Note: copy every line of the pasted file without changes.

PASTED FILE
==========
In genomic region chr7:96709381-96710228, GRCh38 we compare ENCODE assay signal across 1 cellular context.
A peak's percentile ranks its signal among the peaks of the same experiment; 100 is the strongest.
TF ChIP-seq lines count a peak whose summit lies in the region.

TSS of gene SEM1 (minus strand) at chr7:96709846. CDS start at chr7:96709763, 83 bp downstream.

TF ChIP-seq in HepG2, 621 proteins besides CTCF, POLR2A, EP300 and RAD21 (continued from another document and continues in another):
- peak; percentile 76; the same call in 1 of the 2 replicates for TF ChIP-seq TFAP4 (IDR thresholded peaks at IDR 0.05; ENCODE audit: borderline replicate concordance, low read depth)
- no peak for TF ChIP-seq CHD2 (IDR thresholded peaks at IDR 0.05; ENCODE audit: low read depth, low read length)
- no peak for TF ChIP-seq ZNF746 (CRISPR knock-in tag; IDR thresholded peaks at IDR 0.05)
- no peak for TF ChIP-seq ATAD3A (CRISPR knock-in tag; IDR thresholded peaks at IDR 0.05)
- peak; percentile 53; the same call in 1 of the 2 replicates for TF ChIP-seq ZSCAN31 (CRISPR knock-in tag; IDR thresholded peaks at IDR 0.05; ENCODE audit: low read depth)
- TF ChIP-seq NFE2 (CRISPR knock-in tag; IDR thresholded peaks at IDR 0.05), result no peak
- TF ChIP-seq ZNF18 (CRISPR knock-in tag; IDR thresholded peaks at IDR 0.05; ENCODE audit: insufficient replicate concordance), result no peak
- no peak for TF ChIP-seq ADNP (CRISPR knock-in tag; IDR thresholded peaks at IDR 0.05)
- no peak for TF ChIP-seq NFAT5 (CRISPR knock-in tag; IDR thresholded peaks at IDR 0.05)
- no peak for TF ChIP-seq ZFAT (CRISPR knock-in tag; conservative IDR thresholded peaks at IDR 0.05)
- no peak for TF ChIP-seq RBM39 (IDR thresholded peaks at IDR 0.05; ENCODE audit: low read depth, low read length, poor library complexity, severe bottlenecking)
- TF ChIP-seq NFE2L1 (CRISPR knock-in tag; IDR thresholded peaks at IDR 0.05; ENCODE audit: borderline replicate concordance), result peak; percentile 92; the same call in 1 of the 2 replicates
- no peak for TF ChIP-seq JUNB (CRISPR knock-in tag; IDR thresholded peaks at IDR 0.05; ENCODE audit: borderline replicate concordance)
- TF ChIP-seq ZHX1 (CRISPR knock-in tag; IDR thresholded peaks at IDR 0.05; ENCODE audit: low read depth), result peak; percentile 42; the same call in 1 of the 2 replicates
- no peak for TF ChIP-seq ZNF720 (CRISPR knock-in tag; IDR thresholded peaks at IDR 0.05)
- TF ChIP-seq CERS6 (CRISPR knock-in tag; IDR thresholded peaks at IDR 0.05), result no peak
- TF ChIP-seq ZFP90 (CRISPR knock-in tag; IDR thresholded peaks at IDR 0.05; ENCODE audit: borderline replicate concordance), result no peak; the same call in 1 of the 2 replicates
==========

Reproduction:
In genomic region chr7:96709381-96710228, GRCh38 we compare ENCODE assay signal across 1 cellular context.
A peak's percentile ranks its signal among the peaks of the same experiment; 100 is the strongest.
TF ChIP-seq lines count a peak whose summit lies in the region.

TSS of gene SEM1 (minus strand) at chr7:96709846. CDS start at chr7:96709763, 83 bp downstream.

TF ChIP-seq in HepG2, 621 proteins besides CTCF, POLR2A, EP300 and RAD21 (continued from another document and continues in another):
- peak; percentile 76; the same call in 1 of the 2 replicates for TF ChIP-seq TFAP4 (IDR thresholded peaks at IDR 0.05; ENCODE audit: borderline replicate concordance, low read depth)
- no peak for TF ChIP-seq CHD2 (IDR thresholded peaks at IDR 0.05; ENCODE audit: low read depth, low read length)
- no peak for TF ChIP-seq ZNF746 (CRISPR knock-in tag; IDR thresholded peaks at IDR 0.05)
- no peak for TF ChIP-seq ATAD3A (CRISPR knock-in tag; IDR thresholded peaks at IDR 0.05)
- peak; percentile 53; the same call in 1 of the 2 replicates for TF ChIP-seq ZSCAN31 (CRISPR knock-in tag; IDR thresholded peaks at IDR 0.05; ENCODE audit: low read depth)
- TF ChIP-seq NFE2 (CRISPR knock-in tag; IDR thresholded peaks at IDR 0.05), result no peak
- TF ChIP-seq ZNF18 (CRISPR knock-in tag; IDR thresholded peaks at IDR 0.05; ENCODE audit: insufficient replicate concordance), result no peak
- no peak for TF ChIP-seq ADNP (CRISPR knock-in tag; IDR thresholded peaks at IDR 0.05)
- no peak for TF ChIP-seq NFAT5 (CRISPR knock-in tag; IDR thresholded peaks at IDR 0.05)
- no peak for TF ChIP-seq ZFAT (CRISPR knock-in tag; conservative IDR thresholded peaks at IDR 0.05)
- no peak for TF ChIP-seq RBM39 (IDR thresholded peaks at IDR 0.05; ENCODE audit: low read depth, low read length, poor library complexity, severe bottlenecking)
- TF ChIP-seq NFE2L1 (CRISPR knock-in tag; IDR thresholded peaks at IDR 0.05; ENCODE audit: borderline replicate concordance), result peak; percentile 92; the same call in 1 of the 2 replicates
- no peak for TF ChIP-seq JUNB (CRISPR knock-in tag; IDR thresholded peaks at IDR 0.05; ENCODE audit: borderline replicate concordance)
- TF ChIP-seq ZHX1 (CRISPR knock-in tag; IDR thresholded peaks at IDR 0.05; ENCODE audit: low read depth), result peak; percentile 42; the same call in 1 of the 2 replicates
- no peak for TF ChIP-seq ZNF720 (CRISPR knock-in tag; IDR thresholded peaks at IDR 0.05)
- TF ChIP-seq CERS6 (CRISPR knock-in tag; IDR thresholded peaks at IDR 0.05), result no peak
- TF ChIP-seq ZFP90 (CRISPR knock-in tag; IDR thresholded peaks at IDR 0.05; ENCODE audit: borderline replicate concordance), result no peak; the same call in 1 of the 2 replicates